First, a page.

FL MORRIS / FMORRIS@STARBULLETIN.COM
An overflow crowd watched on a monitor yesterday as Dennis Callan, president of the Hawaii Geographic Society, testified against a plan to put public-access television through a competitive bid process.
Public-access cable plan draws static
Opponents of a proposal to put the management of public-access channels statewide out to bid say they do not want community television falling into the wrong hands.
"The relationships that we have built in the community -- it's not something that can be bought and sold through the bid process," 'Olelo Community Television President and Chief Executive Officer Kealii Lopez said at a three-hour public hearing last night in which all 72 of those who gave testimony were against putting public-access television through a competitive bid process.
"Community access is not just about TV production and shows," Lopez said. "It's about empowering people with the ability to make a difference in their community."
The state Department of Commerce and Consumer Affairs hearing was the fourth held statewide since Feb. 1 and was aimed at getting comments on whether the agency should pursue the bidding process for community television contracts or apply for an exemption.
More than 100 people packed into a small room at the King Kalakaua building on Merchant Street for the meeting -- the first on the issue for Oahu.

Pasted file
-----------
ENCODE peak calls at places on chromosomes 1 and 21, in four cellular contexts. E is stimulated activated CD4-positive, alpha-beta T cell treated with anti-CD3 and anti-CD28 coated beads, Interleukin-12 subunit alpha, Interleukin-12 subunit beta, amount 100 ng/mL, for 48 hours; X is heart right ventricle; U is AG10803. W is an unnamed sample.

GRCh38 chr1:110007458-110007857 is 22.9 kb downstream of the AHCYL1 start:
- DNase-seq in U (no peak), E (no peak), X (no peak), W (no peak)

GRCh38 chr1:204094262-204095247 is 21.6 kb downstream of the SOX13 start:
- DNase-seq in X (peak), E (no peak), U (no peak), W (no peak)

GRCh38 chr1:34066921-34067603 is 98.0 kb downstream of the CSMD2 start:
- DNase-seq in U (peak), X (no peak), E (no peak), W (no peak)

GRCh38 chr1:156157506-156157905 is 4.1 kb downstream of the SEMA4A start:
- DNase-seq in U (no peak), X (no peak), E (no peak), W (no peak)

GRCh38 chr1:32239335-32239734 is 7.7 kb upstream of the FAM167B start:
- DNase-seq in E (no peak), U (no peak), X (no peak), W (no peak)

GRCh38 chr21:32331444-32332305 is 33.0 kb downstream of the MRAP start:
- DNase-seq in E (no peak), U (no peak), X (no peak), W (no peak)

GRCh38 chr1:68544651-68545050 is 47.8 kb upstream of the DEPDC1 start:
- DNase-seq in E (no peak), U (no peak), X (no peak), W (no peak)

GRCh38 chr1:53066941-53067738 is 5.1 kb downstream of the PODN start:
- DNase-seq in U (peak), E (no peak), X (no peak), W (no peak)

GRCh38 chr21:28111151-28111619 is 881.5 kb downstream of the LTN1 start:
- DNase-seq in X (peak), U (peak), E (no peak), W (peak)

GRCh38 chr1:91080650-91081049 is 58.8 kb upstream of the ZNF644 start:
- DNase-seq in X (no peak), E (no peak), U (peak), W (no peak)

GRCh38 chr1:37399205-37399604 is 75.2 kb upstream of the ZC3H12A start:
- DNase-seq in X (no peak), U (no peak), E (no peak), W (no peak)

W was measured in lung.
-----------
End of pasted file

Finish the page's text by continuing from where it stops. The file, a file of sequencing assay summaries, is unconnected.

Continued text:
Some held signs that read, "Save 'Olelo" or "Save Free Speech!"
In October the state attorney general's office notified DCCA officials that contracts with public-access television nonprofits on Oahu, Maui, Kauai and the Big Island -- which have been in place for more than a decade -- should be competitively bid. An exemption to the process would have to be approved by the state Procurement Office, officials said.
DCCA Director Mark Recktenwald is expected to make a decision on whether to file an exemption or pursue the procurement process in April. Clyde Sonobe, DCCA cable television division administrator, said 'Olelo's contract with the state expires June 30.
Among those testifying last night were students, kupuna, professors and community activists. A handful of people flew in from Molokai, Maui and the Big Island.
'Olelo started in 1990 and has six channels, which run government hearings, community events, university-level classes and publicly produced programs.
'Olelo's neighbor-island counterparts are Akaku on Maui, Hoike on Kauai and Na Leo on the Big Island.
Hearing attendees said the stations have invaluable ties to their communities. They also worried that the bidding process would inevitably mean cuts in programming and less air time.
The deadline to submit written comments on the issue is tomorrow. They can be e-mailed to firstname.lastname@example.org, faxed to 586-2625 or sent by mail to the DCCA's Cable Television Division, P.O. Box 541, Honolulu, HI 96809.